# Embossing

Embossing is a process that covers a wide range of chipless forming.

Examples include cold and hot forging, drop forging, calibration, plane leveling, prism leveling, embossing of beads, knobs, and recesses, and embossing of patterns and text.

An example of the latter is the embossing of coins. As for cold and hot forging, drop forging and calibration, it is a specialty that entire textbooks can be – and have been – written about. The ordinary eccentric press user usually only experiences plane leveling, embossing of beads, knobs, and recesses, and embossing of patterns and text.

One should never omit the embossing operation when calculating pressure and work requirements as the embossing operation may require quite large pressure requirements and, with deep embossing operations, quite a large work requirement.

We do not perform embossing at Povl Møllers Maskinfabrik, but our customers use our machines to emboss metal. This could be, for example, a logo or a brand in a specific contour or shape in a metal plate, which requires press force.

## Calculation of press force requirement and work in embossing

To calculate the press force for an embossing we must first and foremost get hold of the embossed cross-section. Depending on the appearance of the embossing there are two ways to find this, whether it is a full embossing or a partial embossing. The difference can be illustrated by the following example.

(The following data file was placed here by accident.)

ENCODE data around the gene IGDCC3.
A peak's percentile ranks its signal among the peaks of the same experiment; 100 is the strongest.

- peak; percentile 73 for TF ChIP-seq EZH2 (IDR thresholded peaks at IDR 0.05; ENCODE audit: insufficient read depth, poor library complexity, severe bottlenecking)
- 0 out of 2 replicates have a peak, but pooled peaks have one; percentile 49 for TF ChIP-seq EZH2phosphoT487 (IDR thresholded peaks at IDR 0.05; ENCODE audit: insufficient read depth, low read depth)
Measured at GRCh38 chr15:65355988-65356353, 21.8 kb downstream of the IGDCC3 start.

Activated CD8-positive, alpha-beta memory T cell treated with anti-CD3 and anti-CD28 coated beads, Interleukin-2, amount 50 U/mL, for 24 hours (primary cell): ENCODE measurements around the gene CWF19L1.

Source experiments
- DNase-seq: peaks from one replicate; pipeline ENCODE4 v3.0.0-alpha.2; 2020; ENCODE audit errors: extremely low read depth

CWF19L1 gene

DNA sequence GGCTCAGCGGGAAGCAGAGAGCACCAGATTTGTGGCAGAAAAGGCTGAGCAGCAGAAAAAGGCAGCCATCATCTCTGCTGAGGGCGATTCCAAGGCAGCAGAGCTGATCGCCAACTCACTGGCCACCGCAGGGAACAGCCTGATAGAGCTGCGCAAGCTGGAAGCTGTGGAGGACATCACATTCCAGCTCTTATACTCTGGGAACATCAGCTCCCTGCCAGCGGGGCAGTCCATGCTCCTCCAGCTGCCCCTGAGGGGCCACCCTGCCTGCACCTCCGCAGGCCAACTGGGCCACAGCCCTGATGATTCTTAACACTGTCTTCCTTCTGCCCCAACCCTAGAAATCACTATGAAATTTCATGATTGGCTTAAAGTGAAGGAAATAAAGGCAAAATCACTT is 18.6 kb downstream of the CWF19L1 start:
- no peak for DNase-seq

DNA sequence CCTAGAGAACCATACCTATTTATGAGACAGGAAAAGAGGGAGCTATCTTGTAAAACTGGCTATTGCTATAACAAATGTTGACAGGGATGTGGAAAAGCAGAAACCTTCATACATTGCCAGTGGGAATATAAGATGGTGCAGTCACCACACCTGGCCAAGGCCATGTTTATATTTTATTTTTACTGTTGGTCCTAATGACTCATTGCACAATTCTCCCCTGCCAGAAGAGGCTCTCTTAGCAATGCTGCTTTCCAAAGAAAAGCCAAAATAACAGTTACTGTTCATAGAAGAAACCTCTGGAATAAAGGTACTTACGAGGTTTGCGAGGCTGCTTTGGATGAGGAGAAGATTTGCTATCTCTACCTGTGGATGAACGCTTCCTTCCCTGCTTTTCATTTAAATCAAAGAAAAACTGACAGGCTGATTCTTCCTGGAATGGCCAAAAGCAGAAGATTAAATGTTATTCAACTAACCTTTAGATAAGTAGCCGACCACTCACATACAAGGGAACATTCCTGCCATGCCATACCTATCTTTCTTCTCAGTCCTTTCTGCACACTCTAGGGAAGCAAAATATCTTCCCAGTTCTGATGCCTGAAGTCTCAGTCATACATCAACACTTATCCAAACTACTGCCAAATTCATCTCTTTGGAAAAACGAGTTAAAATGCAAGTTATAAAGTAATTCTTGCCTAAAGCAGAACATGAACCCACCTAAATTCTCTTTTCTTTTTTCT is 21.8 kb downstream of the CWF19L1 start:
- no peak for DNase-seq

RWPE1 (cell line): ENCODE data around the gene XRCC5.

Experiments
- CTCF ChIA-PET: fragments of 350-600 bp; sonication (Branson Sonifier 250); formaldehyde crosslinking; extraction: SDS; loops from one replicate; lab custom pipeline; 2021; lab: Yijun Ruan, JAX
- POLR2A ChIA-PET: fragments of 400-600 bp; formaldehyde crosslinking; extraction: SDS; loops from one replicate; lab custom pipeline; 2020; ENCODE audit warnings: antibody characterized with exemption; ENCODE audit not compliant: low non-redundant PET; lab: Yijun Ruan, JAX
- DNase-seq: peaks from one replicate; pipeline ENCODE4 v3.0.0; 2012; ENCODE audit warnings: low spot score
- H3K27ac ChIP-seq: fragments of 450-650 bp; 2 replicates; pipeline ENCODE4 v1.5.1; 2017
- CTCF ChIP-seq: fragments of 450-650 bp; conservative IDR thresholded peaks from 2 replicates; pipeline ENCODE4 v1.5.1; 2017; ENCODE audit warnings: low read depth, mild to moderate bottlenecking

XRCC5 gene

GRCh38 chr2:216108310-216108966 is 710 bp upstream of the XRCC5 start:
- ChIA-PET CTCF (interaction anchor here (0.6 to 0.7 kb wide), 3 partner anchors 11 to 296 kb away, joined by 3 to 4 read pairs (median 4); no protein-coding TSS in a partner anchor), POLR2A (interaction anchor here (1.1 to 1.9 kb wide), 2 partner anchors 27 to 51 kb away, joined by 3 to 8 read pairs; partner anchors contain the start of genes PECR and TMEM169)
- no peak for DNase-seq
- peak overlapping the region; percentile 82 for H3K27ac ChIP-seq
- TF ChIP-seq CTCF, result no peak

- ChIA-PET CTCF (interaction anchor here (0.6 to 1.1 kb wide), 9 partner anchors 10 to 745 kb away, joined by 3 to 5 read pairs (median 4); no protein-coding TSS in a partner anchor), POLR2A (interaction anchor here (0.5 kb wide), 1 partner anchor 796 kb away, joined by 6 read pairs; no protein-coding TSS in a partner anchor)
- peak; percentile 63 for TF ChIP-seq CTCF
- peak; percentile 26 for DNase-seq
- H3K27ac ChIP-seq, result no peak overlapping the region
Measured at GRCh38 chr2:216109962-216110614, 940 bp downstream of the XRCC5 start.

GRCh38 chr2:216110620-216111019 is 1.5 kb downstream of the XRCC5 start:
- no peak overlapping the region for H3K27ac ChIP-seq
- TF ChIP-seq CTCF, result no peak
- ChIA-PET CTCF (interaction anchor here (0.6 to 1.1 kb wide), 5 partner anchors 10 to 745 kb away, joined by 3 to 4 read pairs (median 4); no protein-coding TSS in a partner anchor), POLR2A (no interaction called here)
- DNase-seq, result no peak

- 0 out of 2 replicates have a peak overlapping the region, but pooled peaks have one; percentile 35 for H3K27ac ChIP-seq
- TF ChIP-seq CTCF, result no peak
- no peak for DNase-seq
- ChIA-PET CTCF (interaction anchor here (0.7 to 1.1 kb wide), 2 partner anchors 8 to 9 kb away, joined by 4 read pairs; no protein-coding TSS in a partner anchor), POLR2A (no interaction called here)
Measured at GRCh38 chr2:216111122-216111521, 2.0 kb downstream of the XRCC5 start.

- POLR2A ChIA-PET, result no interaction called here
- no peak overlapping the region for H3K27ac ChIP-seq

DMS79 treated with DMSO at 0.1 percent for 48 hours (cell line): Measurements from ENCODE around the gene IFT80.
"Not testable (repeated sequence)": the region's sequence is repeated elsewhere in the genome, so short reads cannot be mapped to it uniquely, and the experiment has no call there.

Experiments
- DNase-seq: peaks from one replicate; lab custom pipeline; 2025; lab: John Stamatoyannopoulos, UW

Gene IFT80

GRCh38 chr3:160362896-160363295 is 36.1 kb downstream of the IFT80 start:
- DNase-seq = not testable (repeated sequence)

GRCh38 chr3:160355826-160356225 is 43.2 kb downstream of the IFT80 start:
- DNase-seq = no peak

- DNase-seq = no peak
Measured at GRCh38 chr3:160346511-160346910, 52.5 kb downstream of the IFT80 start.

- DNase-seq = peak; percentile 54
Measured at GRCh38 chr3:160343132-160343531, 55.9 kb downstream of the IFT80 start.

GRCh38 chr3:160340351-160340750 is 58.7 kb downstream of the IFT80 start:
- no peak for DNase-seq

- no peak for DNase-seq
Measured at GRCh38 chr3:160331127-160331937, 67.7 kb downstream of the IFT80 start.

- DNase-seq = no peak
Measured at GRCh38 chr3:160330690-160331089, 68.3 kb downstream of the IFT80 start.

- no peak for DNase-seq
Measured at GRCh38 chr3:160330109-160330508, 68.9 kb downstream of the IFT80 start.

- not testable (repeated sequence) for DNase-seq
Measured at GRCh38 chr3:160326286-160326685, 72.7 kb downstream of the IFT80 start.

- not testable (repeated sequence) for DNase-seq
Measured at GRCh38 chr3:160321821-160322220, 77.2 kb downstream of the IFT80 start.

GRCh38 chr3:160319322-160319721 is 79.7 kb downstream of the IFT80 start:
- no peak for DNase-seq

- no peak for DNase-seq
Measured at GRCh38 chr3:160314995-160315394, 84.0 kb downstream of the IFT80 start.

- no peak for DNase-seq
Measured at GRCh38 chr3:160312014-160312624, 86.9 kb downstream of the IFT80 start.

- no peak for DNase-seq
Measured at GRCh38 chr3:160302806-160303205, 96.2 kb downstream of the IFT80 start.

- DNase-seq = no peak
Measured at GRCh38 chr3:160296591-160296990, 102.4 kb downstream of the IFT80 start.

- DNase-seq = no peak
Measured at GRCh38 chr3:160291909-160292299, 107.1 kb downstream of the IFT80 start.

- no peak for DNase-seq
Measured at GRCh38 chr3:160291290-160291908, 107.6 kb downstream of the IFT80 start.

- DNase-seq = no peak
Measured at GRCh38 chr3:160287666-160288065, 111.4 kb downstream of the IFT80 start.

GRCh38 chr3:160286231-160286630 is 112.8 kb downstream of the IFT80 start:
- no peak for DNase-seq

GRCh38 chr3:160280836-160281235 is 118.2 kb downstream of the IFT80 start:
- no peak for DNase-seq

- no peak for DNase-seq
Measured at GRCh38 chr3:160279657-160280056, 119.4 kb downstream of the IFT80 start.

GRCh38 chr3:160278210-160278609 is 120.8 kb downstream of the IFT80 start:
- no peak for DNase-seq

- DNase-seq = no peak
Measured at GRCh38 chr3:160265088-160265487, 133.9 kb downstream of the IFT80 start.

Here is a partial emboss (A) and a full emboss (B). The difference lies in that more material needs to be moved in case B than in case A.

The emboss cross-section in case A is calculated as the circumference of the emboss times the plate thickness, and for a circular emboss, it becomes:

\[O_{partial\ emboss} = \pi \cdot d \cdot t\]

Where it is mainly the “bait piece” that needs to be moved, where d is the diameter of the emboss and t is the plate thickness.

In case B, we need to move all the material in the entire emboss area out to the surroundings, so the emboss cross-section for a circular emboss in this case is equal to the area:

\[O_{full\ emboss} = \frac{\pi}{4} \cdot d^{2}\]

The necessary press force for the embossing is then:

\[P = R_{0,2} \cdot O\]

Where R_0.2 is the yield strength of the material and O is the embossed cross-section.

The necessary work for the embossing is found using the usual formula for work, which is force times path length:

\[W_{emboss} = P \cdot h\]

Work is often the parameter that most people overlook when calculating whether the press is suitable for producing their items, but this is a big mistake. If it requires more energy to produce the item than the motor can supply to the flywheel before the next press stroke, the flywheel will stall.

## Calculation example for partial embossing

Assuming you want to create a circular partial emboss with a ø15 mm piston 0.3 mm deep in a 2 mm plate, which has a yield strength of 280 N/mm2, the press force and work are calculated as follows:

First, the embossed cross-section is found:

\[O = \pi \cdot d \cdot t = \pi \cdot 15\ mm \cdot 2\ mm = 94,2\ mm^{2}\]

The press force thus becomes:

\[P = R_{0,2} \cdot O = 280\frac{N}{mm^{2}} \cdot 94,2\ mm^{2} = 26.376\ N \approx 26,4\ kN\]

The necessary work requirement to perform the embossing is then:

\[W_{emboss} = P \cdot h = 26,4\ kN \cdot 0,3\ mm = 7,92\ J\]

To create this emboss, a press force of 26.4 kN (2.7 tons) and just under 8 J of work is required.

## Do you have any questions or other inquiries?

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